Sky-obliterating billows of blue smoke, an earth-quaking engine rumbling, the protesting squeal of grinding gears, a hissing twist of steam, the rude “Ah – OOGAH!!!” of a horn – there could be no mistake, Arabella was test-driving another one of her creations. That would be Arabella Tinkerton of the North Boston Tinkertons clattering down Tremont Street, while her stepmother’s chauffeur tried to revive the grande dame with an ampoule of smelling salts and a stiff shot of whiskey. “That girl is going to be the death of me!” wheezed Mrs. Tinkerton, loosening the stays on her corset. Inventing was in Arabella’s blood, as it had been in her mother’s, and the tragic workshop explosion that had claimed the life of the first Mrs. Tinkerton, as well as young Arabella’s left hand had proved no deterrent. In fact, it seemed to have fueled the girl’s resolve; as soon as Arabella had healed from her devastating injury, she had taken up her mother’s work in the Back Bay laboratory that she had begged to have restored. Weak with grief, her father’s fears and protests had been no match for Arabella’s determination, and it seemed that all her mourning was funneled into a flurry of ambitious projects, including an impressive robotic prosthetic hand to ameliorate the injury that paled in comparison with the loss of her beloved mother. Arabella wore her mother’s heirloom pearls twirled about that wrist in remembrance.
Senior faculty from the science and engineering departments of M.I.T., Tufts, and of course, Harvard, tiptoed gingerly around the landmines of detritus cluttering her cavernous workshop to draw on their pipes and try to disguise their amazement at the sheer genius of her endeavors. Their attempts to appear dignified – or even casual – as they put forth their offers of scholarships and honorariums were seriously impaired by Arabella’s puppy, Patina, who was in the habit of barking at them vigorously and nipping, non-stop, at their voluminous black robes. In the end, it was the Pentagon that got her, appeals to her patriotism succeeding where appeals to her vanity had not. So instrumental were Arabella’s mechanical inventions to the Allied victory that she was awarded the Defense of Freedom Medal, the highest military honor awarded to civilians. Even her stepmother was proud.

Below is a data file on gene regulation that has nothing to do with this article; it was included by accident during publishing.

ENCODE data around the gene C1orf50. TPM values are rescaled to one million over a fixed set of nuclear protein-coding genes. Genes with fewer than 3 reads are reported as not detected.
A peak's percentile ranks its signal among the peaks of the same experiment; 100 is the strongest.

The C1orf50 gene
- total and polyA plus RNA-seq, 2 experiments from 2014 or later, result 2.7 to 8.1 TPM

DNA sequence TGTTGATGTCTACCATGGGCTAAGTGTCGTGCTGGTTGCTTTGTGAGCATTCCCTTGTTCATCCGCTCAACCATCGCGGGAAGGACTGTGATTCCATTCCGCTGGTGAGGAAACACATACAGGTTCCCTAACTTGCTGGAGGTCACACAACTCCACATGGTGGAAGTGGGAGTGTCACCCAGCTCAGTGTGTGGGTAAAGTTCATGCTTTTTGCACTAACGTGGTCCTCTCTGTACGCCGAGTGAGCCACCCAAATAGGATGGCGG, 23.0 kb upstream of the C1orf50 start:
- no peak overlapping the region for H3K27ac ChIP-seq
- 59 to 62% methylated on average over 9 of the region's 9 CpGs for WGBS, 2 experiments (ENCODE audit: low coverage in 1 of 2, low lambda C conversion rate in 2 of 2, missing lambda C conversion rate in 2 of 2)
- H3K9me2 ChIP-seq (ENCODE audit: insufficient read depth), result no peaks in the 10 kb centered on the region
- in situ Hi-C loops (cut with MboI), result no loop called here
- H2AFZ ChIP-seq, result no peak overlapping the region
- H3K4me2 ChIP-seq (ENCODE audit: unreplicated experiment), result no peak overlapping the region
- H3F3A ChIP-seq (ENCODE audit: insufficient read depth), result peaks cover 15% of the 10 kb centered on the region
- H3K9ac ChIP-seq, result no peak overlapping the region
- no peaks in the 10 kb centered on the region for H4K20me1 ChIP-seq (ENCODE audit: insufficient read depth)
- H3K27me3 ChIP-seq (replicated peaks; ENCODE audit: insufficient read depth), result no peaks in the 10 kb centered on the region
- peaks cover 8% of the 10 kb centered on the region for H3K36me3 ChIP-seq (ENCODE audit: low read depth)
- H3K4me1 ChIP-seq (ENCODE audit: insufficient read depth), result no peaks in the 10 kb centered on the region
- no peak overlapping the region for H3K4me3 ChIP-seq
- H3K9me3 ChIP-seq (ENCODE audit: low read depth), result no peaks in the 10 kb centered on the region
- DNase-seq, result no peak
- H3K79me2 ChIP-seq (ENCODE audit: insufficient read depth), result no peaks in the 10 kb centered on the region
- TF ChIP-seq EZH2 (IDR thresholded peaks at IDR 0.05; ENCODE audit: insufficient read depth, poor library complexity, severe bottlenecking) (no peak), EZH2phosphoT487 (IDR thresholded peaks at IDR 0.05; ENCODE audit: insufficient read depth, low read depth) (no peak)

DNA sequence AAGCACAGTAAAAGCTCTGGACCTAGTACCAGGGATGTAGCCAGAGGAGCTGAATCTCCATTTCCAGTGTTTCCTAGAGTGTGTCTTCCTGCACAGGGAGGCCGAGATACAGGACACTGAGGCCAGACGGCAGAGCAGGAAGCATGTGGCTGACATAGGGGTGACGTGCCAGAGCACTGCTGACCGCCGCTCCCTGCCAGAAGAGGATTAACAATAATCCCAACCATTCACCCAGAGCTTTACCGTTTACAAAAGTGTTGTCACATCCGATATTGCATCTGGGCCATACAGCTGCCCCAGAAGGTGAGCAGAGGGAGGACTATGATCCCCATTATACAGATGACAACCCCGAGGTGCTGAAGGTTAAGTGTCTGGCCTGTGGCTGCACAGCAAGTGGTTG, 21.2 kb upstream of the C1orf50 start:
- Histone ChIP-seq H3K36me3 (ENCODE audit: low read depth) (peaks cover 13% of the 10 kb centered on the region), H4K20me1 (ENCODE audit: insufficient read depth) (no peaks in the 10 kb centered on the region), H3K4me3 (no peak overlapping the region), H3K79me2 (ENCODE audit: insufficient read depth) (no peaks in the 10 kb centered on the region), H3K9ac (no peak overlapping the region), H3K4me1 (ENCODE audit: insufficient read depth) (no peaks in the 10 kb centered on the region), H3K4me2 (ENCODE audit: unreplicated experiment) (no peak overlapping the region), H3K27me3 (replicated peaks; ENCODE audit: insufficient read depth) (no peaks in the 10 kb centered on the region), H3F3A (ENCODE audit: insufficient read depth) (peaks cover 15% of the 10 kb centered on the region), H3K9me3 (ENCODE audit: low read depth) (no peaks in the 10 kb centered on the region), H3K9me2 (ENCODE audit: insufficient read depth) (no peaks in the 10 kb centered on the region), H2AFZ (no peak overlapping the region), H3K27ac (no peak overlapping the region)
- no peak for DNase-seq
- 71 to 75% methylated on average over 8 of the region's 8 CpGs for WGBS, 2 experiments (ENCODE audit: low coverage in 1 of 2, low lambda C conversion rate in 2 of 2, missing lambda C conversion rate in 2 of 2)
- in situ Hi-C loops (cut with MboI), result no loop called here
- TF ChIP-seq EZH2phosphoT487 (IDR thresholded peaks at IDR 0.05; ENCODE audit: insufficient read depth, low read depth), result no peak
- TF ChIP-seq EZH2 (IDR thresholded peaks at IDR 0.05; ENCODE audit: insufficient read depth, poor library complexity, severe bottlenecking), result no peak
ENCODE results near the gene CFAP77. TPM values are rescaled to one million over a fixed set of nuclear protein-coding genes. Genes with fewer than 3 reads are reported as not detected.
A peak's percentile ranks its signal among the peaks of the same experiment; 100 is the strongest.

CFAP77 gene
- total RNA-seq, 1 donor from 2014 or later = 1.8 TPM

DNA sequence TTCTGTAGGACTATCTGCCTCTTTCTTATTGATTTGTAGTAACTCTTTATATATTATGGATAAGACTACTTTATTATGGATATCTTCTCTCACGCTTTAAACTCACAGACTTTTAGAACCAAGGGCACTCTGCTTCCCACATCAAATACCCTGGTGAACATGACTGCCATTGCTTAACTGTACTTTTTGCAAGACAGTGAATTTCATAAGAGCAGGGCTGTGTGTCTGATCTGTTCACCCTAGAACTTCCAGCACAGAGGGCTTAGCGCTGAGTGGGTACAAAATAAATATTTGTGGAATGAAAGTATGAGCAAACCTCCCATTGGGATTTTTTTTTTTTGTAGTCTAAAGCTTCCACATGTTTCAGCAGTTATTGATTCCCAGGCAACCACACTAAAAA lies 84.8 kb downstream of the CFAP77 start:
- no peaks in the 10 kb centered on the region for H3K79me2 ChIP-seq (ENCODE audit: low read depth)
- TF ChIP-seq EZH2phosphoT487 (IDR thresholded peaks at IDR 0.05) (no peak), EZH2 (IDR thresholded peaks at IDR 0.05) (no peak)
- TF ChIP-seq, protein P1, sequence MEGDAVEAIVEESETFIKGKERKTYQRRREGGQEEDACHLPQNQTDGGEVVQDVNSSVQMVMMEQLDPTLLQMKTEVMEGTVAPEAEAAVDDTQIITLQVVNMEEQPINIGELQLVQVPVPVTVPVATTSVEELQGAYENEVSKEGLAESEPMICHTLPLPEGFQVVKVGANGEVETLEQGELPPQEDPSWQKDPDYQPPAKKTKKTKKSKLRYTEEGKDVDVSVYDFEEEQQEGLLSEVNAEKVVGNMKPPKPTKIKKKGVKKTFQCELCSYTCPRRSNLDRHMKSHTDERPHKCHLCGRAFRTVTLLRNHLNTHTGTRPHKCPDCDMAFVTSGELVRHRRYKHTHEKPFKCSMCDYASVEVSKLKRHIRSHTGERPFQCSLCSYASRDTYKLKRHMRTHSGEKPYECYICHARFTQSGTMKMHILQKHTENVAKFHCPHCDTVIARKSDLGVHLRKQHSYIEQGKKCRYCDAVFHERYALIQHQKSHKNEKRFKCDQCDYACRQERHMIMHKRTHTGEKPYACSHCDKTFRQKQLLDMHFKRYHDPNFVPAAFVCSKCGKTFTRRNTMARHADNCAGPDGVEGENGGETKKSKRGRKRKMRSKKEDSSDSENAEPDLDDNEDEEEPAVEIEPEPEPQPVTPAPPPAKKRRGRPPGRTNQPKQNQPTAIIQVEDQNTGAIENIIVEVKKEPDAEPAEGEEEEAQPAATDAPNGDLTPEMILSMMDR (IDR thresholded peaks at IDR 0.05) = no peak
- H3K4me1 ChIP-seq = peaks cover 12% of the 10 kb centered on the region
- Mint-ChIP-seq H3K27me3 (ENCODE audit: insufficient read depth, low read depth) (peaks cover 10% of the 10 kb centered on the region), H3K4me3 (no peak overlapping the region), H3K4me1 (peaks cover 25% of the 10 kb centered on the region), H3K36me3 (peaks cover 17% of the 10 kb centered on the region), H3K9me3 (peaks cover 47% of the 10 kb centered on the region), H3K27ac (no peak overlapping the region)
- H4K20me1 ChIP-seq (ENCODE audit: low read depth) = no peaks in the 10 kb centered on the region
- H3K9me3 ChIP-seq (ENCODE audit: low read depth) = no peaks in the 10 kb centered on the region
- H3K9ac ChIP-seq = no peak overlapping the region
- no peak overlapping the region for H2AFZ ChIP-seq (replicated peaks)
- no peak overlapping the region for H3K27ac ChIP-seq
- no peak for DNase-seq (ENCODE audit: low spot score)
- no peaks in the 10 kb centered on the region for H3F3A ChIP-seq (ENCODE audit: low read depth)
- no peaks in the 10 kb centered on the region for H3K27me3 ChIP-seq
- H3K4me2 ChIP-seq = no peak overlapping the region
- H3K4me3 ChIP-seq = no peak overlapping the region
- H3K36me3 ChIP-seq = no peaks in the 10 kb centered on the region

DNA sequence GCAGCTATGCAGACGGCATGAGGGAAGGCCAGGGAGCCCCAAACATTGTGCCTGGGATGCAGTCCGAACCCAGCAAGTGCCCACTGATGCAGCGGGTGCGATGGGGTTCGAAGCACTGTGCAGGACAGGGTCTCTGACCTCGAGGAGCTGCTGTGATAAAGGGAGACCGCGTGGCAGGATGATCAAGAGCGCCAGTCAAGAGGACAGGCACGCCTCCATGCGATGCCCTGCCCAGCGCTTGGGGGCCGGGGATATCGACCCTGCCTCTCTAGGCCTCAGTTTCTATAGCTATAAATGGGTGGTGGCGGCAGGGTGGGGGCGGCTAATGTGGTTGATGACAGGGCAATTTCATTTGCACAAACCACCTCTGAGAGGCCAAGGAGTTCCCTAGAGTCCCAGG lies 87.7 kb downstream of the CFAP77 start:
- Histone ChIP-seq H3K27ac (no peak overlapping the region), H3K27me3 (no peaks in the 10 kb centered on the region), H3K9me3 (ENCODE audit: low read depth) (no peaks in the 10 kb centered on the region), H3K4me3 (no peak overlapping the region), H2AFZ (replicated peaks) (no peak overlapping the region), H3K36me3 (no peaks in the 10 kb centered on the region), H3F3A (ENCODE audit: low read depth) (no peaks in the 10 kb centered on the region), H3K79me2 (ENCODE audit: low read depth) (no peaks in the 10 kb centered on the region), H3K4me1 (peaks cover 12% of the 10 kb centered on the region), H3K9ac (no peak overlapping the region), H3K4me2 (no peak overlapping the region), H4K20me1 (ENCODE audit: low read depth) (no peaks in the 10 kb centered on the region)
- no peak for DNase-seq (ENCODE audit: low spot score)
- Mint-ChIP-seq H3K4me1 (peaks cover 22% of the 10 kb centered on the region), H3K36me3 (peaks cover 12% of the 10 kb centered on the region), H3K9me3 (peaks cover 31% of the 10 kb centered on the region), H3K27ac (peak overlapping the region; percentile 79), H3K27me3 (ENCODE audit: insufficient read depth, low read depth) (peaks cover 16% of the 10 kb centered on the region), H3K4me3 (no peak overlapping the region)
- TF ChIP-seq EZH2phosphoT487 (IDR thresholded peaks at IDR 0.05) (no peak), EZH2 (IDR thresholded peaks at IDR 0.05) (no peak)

This 8” x 6” x ¾” original collage depicting Arabella Tinkerton and her charming puppy, Patina, has been hand-printed, hand cut and hand assembled on a stretched hand painted gallery canvas and features vintage images, handmade paper and black German Dresden trim with embossed brass corners and actual watch gears and workings. The gear on the largest wheel is fastened with a brass brad and rotates.
This original artwork and story are copyright Ramona Szczerba 2010. Copyright to this material is in no way transferable with the sale of this item. The buyer is not entitled to any reproduction rights – neither image nor story can be reproduced without my express written permission. Thanks!